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Exploring Endometrial Cancer

By Susan Peck, MSN, APN

Exploring Endometrial Cancer

The word cancer always strikes fear in our hearts and minds, but when it affects the uterus (womb), a woman’s life- giving organ, it’s even scarier. There are 2 types of uterine cancer: endometrial carcinomas (cancer that starts in the lining of the uterus) and uterine sarcomas (cancer that starts in the muscle layer of the uterus). Almost all uterine cancers are endometrial cancers.

Endometrial cancer is the most common gynecologic cancer, more common than cervical, ovarian, or vulvar cancer. A woman’s average lifetime risk of being diagnosed with endometrial cancer is 1/37. According to the American Cancer Society, about 54,000 cases will be diagnosed this year. Of that number, about 10,000 women will die from uterine cancers. These cancers most commonly occur in women ages 45 and older.

Warning Signs

Abnormal vaginal bleeding, such as a change in menstrual periods, bleeding in between periods or bleeding after menopause, is the most common warning sign for endometrial cancer. About 90% of women who have endometrial cancer have abnormal vaginal bleeding. This symptom may not always mean cancer, but it’s always important to see your nurse or doctor to get checked.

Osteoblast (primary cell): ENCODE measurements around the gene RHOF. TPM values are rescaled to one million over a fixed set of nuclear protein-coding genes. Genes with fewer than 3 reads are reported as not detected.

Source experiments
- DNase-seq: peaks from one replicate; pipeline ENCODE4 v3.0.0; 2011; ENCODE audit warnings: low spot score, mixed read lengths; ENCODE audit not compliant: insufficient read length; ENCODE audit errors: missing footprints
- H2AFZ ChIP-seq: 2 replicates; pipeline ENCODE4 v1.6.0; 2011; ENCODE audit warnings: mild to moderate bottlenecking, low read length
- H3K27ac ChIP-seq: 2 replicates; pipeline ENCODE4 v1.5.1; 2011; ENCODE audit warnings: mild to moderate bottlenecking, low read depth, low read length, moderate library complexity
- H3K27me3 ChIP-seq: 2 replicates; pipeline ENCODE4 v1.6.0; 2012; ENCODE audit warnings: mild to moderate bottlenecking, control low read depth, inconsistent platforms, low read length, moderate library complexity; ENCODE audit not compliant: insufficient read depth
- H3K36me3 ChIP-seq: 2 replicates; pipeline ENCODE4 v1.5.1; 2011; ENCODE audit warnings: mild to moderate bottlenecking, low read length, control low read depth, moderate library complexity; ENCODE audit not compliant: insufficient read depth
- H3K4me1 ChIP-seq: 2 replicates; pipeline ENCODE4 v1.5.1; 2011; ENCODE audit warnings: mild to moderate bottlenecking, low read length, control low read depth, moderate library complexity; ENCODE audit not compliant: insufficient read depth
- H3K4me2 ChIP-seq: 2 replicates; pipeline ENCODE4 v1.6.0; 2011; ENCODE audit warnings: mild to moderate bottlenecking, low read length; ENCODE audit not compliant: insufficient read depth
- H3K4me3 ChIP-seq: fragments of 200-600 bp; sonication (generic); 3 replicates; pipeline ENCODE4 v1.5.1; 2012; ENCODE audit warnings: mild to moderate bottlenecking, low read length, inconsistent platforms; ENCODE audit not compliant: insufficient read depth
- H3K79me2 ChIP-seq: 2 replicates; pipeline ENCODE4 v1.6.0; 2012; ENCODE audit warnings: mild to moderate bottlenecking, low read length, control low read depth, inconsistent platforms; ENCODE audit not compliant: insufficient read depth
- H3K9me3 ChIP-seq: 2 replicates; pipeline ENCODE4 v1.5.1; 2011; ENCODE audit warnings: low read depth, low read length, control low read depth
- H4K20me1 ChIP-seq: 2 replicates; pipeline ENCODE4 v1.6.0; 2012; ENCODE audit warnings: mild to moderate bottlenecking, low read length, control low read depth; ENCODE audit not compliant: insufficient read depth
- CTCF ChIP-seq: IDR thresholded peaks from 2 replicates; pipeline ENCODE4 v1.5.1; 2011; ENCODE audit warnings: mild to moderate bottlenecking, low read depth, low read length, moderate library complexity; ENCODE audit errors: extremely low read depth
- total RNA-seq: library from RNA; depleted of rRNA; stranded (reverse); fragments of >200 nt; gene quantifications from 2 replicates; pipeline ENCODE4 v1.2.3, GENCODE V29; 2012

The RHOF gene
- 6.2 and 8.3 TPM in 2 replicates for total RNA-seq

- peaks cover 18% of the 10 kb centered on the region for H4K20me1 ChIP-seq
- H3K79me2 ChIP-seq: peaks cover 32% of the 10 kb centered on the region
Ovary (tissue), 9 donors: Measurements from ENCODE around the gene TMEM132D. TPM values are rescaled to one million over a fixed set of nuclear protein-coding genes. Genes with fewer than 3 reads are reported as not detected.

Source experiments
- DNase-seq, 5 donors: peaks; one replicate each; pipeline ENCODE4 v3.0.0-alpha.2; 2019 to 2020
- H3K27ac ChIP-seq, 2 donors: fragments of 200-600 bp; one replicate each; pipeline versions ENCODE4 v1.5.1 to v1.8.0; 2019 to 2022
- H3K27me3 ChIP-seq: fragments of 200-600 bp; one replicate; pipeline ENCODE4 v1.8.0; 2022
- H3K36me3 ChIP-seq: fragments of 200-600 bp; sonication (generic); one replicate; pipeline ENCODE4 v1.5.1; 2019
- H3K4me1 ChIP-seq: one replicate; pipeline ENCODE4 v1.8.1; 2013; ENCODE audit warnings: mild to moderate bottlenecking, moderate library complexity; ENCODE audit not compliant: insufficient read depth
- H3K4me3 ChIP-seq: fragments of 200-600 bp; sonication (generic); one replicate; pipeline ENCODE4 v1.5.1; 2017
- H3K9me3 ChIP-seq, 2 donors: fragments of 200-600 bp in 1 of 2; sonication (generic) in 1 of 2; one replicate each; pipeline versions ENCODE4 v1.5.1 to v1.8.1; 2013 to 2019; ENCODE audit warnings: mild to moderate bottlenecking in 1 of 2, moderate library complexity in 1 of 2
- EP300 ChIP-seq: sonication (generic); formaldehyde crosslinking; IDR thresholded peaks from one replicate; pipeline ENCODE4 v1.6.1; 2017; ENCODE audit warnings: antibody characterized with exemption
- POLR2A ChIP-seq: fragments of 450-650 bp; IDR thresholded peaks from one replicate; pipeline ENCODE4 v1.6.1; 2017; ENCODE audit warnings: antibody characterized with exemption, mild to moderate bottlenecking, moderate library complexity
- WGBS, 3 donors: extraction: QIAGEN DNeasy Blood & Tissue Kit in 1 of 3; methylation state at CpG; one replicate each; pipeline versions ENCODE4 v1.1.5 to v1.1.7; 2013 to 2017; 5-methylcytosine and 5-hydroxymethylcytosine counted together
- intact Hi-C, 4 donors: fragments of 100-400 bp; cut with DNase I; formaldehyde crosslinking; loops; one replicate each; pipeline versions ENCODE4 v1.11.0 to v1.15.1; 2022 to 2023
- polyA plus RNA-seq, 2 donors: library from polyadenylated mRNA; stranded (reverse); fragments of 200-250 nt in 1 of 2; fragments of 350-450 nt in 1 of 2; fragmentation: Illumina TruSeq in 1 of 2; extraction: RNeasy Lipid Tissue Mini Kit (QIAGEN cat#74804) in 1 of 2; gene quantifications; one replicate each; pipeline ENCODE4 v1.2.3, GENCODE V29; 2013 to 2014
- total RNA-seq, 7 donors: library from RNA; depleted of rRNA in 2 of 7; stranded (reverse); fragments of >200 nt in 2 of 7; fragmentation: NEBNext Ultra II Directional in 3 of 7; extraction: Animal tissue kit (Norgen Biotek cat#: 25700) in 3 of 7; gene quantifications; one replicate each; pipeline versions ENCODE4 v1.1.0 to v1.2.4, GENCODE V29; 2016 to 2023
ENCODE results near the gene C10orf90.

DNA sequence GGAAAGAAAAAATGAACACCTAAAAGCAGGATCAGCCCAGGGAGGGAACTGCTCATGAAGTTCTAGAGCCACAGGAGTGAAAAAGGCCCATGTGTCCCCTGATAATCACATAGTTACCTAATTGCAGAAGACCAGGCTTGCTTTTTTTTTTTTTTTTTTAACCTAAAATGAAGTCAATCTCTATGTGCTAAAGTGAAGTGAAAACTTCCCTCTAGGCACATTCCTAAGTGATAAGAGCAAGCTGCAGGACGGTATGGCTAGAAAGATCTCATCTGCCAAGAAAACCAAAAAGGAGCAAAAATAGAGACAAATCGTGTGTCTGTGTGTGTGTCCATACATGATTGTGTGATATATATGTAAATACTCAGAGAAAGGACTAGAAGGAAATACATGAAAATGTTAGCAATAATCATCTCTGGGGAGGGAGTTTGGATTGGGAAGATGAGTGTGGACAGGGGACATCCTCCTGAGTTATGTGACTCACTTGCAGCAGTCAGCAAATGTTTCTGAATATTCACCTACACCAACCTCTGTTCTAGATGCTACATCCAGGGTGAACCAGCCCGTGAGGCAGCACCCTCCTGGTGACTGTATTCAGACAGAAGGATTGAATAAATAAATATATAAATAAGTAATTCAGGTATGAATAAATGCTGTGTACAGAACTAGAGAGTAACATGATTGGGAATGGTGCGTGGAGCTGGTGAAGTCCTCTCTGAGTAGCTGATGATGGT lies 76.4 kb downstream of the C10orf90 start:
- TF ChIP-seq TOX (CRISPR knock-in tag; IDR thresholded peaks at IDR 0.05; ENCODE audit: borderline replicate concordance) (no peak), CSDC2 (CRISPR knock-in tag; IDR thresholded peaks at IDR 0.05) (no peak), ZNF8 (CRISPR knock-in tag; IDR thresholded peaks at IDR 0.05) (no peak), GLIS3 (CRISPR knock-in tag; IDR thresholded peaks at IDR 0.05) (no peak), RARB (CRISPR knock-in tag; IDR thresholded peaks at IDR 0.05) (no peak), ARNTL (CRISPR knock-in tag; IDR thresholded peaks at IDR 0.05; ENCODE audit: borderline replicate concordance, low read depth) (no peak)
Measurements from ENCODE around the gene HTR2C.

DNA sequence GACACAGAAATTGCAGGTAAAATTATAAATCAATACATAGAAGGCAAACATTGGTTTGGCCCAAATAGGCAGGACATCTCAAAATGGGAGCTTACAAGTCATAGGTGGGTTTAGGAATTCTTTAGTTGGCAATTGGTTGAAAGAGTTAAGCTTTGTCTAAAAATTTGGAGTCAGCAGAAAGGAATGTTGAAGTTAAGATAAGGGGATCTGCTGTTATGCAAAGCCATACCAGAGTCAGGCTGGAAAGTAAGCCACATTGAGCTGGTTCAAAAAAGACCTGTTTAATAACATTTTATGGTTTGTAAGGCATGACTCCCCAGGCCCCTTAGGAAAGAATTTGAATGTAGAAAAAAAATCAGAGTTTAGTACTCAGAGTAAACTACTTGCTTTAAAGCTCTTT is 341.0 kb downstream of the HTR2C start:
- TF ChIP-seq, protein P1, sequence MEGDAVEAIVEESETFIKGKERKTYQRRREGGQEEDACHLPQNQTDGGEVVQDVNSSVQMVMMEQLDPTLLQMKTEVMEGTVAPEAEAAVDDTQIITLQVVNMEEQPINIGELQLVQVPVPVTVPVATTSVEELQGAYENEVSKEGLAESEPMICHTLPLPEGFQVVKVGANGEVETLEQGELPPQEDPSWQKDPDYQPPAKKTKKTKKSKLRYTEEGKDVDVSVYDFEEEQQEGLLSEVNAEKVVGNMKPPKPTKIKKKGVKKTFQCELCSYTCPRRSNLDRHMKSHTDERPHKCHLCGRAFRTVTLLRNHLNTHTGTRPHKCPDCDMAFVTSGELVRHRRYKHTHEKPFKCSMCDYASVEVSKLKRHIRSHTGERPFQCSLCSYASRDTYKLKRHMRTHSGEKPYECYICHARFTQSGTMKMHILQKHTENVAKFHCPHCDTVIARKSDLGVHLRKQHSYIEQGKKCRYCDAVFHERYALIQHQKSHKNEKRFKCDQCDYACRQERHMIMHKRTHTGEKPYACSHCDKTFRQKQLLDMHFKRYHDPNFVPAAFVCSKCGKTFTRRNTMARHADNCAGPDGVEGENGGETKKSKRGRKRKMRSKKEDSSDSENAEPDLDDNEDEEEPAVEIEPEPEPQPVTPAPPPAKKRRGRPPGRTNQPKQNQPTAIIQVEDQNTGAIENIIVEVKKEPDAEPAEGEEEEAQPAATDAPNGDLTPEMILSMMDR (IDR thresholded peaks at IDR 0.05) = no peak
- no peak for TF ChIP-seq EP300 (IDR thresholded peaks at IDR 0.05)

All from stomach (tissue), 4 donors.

Endometrial cancer can only be diagnosed from a tissue sample taken from the uterus. This sample can be collected from tests such as an endometrial biopsy, performed in your health care provider’s office or a dilation and curettage (d&c), usually performed in a surgical suite.

The good news is that if endometrial cancer is caught early and has not spread, 5-year survival rates are high: 90% or more.

Manage Your Risks

To lower your risk for this cancer, maintain a normal, healthy weight, exercise, stop smoking and report any abnormal bleeding to your healthcare provider right away.

Did you know that using birth control pills lowers your risk of endometrial cancer? The pill controls estrogen levels, which protects the endometrium. Birth control pills can reduce the risk of endometrial cancer by 50%; the risk is minimized most in women who use the pill for a long time. And the protection continues for up to 20 years after stopping the pill.

Susan Peck, MSN, APN, is a nurse practitioner in New Brunswick, NJ, and an expert advisor to Healthy Mom&Baby.


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